Early grade literacy

Support government teachers in making sure no child gets left behind in becoming literate.

Programme overview

Working with rural government schools to support the development of literacy through teacher training and community and parent involvement.

Piloted by Redearth Education in 2013 with Comic Relief funding, this phonics-based programme has been written, adjusted and adapted to the local, multilingual context. Training focuses on the teaching of pre-reading and early reading skills in the local language, and the transferring of these skills to the teaching of reading in English.

Communities have been engaged in promoting and supporting literacy through regular, very popular broadcasts through local radio stations of interactive sessions for adults and children, including phonemic awareness, stories and songs.



Programme at a glance


129 schools reached.

65,000 children in total (15,000 currently engaged).

516 teachers in total (124 currently engaged).




Active - seeking funding


Delivery partners

Opening books leads to open doors far beyond the classroom

Literacy development is a vital part of every child’s overall development. It is the very foundation of the reading and writing skills required for children to successfully progress through school. Yet it is also central to socialising with others, solving problems, making decisions and developing independent thought.

Books are some of the first tools children have to help them understand the world around them and their own place within it. What they find there can go on to shape their imagination, fuelling the innovation, energy and big-picture thinking needed to tackle the global issues we all face and improve the living standards of communities around the world. 

Literacy doesn't just open books - it opens doors to self knowledge and positive self-esteem, employment and social and economic advancement. 


Creating a safe, nurturing environment and cultivating a genuine interest in learning.

Multi-lingual context

Preventing and addressing challenging classroom behaviours in ways that support and encourage.

Community and parent buy-in

Engaging and exciting all children in the topic they’re learning about.

Phonics-based literacy training

The Redearth approach to teaching young children to read is built upon phonics-based methodologies. This involves teaching children to hear and identify the sound of each letter, rather than simply learn letter names or words.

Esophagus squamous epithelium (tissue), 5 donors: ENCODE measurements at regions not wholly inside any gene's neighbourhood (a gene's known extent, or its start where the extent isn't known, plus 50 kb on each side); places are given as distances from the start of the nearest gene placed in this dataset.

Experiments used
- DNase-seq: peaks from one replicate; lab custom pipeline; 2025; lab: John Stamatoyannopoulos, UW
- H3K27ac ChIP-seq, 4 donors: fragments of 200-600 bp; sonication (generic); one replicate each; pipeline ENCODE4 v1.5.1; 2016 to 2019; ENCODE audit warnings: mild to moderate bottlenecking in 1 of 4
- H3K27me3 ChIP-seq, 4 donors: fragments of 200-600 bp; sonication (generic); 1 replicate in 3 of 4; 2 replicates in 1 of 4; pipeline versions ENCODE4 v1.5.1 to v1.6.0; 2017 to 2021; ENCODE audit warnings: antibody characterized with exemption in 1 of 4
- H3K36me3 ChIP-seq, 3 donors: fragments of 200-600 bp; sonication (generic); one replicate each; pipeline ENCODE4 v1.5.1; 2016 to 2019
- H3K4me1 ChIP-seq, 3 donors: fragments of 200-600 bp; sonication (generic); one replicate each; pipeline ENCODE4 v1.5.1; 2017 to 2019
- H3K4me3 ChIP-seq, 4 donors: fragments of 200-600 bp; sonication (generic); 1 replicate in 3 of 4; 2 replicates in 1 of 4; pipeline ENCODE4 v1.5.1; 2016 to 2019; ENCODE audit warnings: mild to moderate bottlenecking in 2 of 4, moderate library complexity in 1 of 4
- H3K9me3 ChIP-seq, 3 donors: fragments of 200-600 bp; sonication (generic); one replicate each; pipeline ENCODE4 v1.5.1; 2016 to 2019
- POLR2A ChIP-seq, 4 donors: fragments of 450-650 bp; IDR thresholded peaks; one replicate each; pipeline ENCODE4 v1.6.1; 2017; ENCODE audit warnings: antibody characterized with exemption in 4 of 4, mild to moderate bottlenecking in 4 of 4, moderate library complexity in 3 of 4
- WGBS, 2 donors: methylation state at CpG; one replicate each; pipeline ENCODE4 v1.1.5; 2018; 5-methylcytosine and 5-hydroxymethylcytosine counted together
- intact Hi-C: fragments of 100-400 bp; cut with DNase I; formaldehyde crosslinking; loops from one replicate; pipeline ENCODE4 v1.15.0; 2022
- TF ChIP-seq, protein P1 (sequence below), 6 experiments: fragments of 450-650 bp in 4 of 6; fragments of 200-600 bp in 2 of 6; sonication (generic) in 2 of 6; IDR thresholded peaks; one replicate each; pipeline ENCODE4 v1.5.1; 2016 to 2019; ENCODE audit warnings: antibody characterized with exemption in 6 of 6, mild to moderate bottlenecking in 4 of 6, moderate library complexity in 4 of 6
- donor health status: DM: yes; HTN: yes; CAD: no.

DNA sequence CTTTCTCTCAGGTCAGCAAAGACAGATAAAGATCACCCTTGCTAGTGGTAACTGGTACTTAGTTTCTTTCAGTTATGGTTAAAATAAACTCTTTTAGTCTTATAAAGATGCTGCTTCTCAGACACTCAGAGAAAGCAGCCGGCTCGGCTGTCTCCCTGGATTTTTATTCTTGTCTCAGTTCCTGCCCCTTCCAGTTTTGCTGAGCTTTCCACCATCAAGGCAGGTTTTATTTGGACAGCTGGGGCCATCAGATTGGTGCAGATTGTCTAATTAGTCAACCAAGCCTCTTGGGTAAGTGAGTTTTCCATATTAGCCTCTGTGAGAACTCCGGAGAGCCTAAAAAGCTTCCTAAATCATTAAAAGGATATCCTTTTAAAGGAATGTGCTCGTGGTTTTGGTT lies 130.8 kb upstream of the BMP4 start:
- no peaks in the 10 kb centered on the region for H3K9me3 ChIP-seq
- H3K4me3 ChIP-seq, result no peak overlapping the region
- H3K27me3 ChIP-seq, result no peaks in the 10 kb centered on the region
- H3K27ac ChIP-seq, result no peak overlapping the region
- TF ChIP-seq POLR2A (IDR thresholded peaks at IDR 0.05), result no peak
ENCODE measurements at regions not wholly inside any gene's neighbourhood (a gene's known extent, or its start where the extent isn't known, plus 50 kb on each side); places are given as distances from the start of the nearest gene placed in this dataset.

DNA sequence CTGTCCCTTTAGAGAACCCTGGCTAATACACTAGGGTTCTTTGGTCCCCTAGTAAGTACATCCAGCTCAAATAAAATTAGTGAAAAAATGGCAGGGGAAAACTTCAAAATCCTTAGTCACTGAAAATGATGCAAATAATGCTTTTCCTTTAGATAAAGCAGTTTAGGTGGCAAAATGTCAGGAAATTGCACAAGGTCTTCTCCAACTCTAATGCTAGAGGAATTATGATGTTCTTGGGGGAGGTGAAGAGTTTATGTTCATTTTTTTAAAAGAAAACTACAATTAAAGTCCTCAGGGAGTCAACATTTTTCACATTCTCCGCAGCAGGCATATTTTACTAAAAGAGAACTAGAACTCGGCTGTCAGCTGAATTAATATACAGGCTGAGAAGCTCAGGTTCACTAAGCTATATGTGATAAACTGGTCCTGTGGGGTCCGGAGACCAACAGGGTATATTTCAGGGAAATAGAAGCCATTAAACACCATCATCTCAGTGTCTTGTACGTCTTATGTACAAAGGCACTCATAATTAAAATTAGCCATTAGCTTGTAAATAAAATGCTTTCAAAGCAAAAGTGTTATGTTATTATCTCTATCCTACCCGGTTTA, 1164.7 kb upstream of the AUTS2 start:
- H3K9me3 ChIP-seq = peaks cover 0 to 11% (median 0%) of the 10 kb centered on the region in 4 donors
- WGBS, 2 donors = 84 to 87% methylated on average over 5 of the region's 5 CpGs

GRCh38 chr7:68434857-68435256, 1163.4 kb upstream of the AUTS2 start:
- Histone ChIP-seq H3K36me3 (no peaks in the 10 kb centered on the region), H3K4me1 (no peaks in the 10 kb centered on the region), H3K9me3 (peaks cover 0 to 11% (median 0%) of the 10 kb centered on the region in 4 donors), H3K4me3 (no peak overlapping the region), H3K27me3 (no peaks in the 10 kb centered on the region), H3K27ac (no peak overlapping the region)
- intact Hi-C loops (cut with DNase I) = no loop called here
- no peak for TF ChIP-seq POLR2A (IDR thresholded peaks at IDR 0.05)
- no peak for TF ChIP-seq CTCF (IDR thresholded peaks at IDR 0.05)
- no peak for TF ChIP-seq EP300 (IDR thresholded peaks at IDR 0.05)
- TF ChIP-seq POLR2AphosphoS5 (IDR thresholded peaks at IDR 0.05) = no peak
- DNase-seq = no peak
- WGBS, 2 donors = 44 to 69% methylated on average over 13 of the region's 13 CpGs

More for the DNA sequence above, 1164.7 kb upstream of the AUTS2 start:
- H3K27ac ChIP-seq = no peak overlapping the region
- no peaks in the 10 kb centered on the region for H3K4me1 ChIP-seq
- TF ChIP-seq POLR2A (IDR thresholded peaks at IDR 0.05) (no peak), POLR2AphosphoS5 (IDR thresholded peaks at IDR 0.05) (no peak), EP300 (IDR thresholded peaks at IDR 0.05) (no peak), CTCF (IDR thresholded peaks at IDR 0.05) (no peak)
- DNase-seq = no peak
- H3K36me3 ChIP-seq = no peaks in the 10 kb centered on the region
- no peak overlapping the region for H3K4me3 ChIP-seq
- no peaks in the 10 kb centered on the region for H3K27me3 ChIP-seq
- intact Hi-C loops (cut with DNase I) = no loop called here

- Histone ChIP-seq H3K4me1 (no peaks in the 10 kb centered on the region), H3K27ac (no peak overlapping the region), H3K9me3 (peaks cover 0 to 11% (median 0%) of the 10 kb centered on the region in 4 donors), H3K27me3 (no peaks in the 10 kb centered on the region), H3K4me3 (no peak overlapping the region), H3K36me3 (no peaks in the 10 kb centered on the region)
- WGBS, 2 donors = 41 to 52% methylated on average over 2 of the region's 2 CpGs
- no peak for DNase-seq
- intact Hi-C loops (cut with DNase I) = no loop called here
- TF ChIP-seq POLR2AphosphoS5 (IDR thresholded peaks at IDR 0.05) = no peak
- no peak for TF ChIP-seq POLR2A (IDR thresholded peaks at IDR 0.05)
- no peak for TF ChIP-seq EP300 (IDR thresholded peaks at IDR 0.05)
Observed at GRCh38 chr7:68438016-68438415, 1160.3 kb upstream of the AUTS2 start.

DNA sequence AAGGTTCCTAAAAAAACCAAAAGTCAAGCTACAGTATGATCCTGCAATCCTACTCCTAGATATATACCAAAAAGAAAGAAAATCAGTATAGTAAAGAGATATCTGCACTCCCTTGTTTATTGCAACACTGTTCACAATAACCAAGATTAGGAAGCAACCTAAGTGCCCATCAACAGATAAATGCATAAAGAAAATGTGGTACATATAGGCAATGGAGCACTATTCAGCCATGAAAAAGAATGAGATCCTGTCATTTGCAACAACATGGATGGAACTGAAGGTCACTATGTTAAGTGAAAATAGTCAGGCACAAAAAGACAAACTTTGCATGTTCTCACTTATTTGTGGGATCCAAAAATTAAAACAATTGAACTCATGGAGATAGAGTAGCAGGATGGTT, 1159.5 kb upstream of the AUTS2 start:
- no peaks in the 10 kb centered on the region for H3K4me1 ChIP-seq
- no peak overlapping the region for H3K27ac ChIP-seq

By learning letter sounds, children are able to better understand how each letter sounds when combined in different ways - to make different syllables or words.

Watch Redearth Education Field Officer Chris practice phonics recognition with pupils at Kitonozi Primary School. Using an interactive "bottle-line," teachers guide children in how to blend different sounds together to eventually form entire words.

Multi-lingual context

Many developing countries have multi-lingual societies with dozens of languages spoken. These are local ‘area languages,’ such as Runyoro spoken in Masindi, Uganda. Many schools are multi lingual with a variety of mother tongues being spoken by the pupils. These can include the different languages spoken by refugee children from places such as South Sudan and the Democratic Republic of Congo, for example. Some children speak a language not spoken by their teacher.

Teaching reading using a phonics approach, in the local "area language", enables practitioners to navigate these challenges. It allows P1 and P2 learners to become fluent local language users.

They are then able to effectively transition and adapt their skills to English in P3, P4 and beyond, increasing their chances of continuing into secondary education.

Community and parent buy-in

The support, appreciation and value at home of children’s school achievements is enhanced by developing community engagement with the important skill of reading, as well as improving the parent's own literacy skills.

Redearth Field Officers work alongside the school communities to support, encourage and motivate parents to improve their literacy; they teach them to read their own language where necessary and to show them ways in which they can support their children in learning to read. They are also taught how to make reading resources from low cost-no cost re-usable and recyclable materials found locally in order to support the schools in the teaching of reading.